There are the street people sleeping where a stand needs to set up and Betty the tamale lady, whom Davy used to have to evict since she didn’t grow her own corn. (Now Betty hangs out in a safer space near the subway entrance and the GrowNYC crew buys her gorditas.) There’s Barbara, the city park ranger who’s worried about corn silk and fresh fish water spilled on the sidewalk, or one of those 80 trucks bumping into a newly planted tree. There are the artists (and the con artists) who encroach the southern tip of the market with candles and canvases citing First Amendment rights to be there, the guest chefs who come in to host cooking demonstrations around 11 a.m., and the sunscreen-slathered volunteers working the information booth, smiling through endless harangues about food politics and purchasing: “Why isn’t this muffin labeled that it’s not gluten-free?” “Where are the grapefruit?” “Why don’t you sell more meat?” “Meat is murder!”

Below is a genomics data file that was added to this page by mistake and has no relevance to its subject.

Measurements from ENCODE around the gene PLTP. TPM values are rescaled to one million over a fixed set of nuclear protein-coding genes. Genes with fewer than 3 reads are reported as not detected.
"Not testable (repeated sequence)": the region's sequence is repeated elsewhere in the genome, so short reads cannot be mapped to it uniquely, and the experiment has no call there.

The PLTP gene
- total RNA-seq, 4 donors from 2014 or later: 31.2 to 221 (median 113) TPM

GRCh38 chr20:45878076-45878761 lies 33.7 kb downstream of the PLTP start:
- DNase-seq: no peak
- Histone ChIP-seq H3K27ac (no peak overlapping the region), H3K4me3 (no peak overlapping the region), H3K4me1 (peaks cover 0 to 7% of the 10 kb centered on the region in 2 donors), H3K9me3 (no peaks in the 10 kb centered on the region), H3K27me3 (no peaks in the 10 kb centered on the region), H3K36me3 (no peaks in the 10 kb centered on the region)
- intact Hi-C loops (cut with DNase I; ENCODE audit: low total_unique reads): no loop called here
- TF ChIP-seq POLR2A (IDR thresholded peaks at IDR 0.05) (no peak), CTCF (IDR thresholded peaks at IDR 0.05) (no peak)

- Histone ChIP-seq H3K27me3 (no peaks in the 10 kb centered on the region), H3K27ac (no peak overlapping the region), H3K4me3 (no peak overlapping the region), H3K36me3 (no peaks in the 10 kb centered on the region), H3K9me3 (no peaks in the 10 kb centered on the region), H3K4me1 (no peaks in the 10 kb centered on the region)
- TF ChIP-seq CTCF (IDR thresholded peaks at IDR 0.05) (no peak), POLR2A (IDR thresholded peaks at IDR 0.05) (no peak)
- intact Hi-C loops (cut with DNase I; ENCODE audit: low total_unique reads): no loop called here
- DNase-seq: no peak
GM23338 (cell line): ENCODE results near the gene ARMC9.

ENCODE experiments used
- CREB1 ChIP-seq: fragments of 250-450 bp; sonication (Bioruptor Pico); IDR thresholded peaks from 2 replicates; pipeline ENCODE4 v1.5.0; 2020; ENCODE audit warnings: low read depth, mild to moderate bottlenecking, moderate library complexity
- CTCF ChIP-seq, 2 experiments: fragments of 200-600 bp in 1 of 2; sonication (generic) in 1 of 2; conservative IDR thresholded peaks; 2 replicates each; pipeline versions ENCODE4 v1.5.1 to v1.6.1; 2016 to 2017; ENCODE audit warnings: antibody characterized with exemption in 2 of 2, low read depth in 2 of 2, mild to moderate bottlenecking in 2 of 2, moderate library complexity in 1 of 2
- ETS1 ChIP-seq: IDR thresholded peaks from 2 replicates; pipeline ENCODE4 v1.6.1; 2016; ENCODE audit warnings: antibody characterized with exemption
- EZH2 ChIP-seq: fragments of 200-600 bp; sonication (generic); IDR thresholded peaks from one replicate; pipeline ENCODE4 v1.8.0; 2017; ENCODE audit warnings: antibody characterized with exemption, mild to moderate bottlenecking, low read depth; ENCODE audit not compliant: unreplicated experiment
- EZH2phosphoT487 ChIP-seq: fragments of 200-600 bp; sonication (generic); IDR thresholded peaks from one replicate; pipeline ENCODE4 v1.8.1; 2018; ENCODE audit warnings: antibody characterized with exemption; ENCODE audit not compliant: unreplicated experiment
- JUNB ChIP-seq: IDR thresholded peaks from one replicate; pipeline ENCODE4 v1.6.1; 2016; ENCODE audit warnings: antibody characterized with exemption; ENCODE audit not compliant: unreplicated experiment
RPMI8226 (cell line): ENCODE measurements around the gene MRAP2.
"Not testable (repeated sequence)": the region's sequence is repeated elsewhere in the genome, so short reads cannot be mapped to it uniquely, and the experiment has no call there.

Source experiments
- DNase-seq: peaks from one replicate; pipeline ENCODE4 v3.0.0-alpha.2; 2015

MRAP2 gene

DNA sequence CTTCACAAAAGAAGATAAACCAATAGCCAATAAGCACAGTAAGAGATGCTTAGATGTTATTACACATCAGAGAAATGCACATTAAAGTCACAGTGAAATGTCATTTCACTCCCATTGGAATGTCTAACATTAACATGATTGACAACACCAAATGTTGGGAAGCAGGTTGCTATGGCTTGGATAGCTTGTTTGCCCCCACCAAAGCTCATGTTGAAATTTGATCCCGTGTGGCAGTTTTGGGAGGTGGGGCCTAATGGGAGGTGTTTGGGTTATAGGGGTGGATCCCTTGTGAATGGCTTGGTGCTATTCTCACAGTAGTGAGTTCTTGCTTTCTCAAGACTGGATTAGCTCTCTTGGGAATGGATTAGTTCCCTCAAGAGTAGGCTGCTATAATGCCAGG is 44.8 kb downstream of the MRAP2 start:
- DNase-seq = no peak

There’s his boss, Michael Hurwitz, the Greenmarket director, who passes through between meetings about increasing foodstamp redemption or a pilot to get more local produce into bodegas. There’s the NYPD , who wants to know which farmer tried to punch the other, or whether Davy can once again move the old Greenmarket van on West 16th Street out of the way for a movie crew. (There’s also now a spiffy new van, which serves as a mobile command unit, storage closet and ad for GrowNYC, complete with a paint job by New Yorker illustrator Marcellus Hall.) There’s the out-of-place Porta-Potty, like the one Davy tried to move, the egregious effluent spilling out and ruining his shoes. There’s the press-tagged photographers seeking the perfect tomatillo shot for the Times, the dozens of chefly regulars like Peter Hoffman on his bike, a big-wheeled cart from Momofuku, and vans from Blue Hill and Jean-Georges (most others hail cabs), and the random, rangy musicians who park themselves among the nutty, streaky-green patty pan squash and sweet, sweet Finger Lakes grapes called “Canadice.”

“That banjo guy,” says Davy, “is driving me crazy.”